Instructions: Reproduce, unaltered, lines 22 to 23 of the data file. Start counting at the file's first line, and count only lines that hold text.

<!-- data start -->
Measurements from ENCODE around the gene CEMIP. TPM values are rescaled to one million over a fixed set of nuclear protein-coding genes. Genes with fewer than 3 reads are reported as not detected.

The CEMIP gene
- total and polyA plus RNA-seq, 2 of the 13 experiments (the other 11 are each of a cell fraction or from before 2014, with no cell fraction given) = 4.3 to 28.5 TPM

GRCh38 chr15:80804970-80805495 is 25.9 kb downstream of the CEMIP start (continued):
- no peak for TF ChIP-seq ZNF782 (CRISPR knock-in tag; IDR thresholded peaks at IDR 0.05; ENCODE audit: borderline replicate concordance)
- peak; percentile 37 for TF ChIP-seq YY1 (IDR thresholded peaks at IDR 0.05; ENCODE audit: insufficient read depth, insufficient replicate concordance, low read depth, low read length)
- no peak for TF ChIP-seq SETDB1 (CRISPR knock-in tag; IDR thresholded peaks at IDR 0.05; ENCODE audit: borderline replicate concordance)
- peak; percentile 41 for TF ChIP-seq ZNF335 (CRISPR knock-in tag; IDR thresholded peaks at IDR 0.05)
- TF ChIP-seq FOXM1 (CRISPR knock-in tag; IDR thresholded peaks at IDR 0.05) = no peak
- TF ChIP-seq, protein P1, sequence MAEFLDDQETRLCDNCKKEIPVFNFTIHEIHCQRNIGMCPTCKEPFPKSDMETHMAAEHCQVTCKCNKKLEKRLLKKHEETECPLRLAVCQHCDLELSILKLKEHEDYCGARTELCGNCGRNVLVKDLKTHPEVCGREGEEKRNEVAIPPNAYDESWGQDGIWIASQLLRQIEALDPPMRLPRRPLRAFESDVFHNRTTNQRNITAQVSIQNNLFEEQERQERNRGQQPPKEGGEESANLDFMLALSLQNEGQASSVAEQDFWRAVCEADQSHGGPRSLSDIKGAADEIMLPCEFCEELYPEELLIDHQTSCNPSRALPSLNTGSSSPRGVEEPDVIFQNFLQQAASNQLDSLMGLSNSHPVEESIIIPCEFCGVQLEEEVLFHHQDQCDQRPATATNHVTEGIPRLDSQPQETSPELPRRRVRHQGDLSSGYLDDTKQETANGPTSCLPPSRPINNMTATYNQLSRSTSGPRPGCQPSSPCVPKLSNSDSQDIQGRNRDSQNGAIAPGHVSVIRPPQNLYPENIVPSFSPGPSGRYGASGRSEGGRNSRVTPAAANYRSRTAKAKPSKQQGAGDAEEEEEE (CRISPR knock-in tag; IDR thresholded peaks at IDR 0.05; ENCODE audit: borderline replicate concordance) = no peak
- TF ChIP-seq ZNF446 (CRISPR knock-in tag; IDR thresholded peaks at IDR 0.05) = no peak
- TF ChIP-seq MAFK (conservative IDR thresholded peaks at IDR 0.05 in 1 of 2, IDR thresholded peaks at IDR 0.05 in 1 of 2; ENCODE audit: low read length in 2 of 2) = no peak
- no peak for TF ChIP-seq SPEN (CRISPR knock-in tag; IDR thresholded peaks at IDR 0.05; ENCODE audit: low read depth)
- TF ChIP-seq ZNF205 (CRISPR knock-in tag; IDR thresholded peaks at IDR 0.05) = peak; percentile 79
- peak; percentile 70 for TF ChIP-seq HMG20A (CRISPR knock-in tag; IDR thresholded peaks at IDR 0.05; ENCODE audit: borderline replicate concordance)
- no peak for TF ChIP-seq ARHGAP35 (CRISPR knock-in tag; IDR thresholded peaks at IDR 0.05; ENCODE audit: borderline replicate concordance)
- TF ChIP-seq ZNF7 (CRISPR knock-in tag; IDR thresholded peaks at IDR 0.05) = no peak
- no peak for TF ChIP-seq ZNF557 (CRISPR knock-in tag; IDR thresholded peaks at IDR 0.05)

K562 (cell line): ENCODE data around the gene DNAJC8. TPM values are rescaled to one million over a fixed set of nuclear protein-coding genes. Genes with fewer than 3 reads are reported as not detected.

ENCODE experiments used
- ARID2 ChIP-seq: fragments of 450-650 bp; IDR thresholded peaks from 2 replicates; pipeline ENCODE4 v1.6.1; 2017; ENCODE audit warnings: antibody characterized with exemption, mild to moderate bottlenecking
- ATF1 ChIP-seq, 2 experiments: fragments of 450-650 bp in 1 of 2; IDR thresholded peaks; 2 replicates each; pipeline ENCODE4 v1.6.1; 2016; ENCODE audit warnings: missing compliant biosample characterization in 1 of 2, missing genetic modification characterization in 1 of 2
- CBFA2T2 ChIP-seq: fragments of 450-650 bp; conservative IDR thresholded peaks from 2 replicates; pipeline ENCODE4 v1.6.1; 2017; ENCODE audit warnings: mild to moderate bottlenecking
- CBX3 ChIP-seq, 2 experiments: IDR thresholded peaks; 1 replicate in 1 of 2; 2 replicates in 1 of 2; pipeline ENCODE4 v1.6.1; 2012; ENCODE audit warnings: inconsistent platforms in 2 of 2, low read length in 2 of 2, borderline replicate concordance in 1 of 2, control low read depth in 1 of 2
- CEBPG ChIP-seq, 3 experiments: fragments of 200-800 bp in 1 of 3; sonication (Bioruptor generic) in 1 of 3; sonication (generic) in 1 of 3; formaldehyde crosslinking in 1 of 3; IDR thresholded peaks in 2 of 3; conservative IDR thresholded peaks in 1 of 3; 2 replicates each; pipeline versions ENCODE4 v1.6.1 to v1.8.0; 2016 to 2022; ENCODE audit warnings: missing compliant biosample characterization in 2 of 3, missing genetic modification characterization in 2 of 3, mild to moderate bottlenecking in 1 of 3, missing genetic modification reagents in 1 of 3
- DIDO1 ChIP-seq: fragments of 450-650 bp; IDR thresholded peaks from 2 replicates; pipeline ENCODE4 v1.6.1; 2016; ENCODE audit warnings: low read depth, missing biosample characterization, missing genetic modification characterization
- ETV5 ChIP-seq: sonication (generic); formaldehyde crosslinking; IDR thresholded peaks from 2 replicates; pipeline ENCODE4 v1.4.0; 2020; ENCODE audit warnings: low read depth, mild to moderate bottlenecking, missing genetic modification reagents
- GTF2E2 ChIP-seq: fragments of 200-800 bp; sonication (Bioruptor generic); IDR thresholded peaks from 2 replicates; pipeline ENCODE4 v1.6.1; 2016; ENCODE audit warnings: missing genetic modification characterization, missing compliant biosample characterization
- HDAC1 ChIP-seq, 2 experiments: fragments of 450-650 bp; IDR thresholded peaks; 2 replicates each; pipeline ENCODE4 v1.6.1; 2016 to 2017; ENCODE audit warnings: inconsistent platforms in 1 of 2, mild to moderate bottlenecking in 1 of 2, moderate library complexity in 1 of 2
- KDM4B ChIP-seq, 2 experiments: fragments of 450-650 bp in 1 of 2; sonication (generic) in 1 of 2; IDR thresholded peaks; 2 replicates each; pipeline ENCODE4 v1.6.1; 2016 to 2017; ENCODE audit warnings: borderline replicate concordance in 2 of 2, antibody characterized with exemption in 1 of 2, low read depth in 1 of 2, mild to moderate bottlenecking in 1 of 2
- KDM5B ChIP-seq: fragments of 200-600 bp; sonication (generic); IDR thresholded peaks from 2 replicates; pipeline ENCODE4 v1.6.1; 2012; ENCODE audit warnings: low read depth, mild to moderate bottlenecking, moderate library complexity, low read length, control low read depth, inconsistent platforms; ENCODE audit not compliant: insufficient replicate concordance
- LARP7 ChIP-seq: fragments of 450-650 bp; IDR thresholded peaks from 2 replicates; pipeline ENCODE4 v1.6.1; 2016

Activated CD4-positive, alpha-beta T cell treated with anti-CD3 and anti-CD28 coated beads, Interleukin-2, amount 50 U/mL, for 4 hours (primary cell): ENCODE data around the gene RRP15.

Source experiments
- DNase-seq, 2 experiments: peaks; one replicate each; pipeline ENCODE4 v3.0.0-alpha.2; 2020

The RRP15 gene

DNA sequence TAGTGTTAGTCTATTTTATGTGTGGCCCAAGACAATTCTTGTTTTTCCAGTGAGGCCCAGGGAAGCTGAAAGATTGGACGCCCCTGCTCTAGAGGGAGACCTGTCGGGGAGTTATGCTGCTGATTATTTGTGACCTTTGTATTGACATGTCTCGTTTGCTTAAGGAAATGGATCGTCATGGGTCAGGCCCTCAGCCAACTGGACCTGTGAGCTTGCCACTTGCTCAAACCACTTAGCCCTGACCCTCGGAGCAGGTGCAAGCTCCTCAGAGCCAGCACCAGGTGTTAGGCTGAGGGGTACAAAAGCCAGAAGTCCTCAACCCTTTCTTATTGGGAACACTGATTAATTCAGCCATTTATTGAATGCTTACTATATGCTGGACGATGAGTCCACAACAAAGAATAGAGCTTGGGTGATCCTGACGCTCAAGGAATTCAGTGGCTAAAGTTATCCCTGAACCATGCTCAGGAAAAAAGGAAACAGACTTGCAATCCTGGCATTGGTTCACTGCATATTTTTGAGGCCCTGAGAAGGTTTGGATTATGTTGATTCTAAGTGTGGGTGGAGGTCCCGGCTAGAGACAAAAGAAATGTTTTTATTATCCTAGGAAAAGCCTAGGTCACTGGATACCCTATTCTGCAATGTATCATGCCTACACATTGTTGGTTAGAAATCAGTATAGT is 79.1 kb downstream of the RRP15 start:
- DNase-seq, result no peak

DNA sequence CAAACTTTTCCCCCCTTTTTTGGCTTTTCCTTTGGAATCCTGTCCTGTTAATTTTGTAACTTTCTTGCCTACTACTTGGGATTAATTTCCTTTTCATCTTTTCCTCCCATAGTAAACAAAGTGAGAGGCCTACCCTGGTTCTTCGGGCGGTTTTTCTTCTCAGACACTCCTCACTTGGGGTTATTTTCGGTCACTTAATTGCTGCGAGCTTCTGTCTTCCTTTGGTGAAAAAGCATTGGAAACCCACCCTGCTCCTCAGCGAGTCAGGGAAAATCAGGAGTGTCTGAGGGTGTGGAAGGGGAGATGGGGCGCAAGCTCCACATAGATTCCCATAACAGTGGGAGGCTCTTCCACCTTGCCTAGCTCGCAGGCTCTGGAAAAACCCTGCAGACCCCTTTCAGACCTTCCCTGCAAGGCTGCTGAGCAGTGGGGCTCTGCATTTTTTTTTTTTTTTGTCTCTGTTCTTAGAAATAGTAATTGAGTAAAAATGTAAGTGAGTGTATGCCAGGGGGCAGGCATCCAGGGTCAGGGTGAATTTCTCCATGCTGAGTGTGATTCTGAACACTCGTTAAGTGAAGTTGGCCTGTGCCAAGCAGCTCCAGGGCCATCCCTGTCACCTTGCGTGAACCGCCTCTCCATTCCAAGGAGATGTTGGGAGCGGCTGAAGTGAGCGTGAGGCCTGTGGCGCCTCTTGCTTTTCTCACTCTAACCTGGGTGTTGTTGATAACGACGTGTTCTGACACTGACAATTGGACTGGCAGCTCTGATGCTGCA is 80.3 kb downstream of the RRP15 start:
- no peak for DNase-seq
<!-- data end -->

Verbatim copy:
- ATF1 ChIP-seq, 2 experiments: fragments of 450-650 bp in 1 of 2; IDR thresholded peaks; 2 replicates each; pipeline ENCODE4 v1.6.1; 2016; ENCODE audit warnings: missing compliant biosample characterization in 1 of 2, missing genetic modification characterization in 1 of 2
- CBFA2T2 ChIP-seq: fragments of 450-650 bp; conservative IDR thresholded peaks from 2 replicates; pipeline ENCODE4 v1.6.1; 2017; ENCODE audit warnings: mild to moderate bottlenecking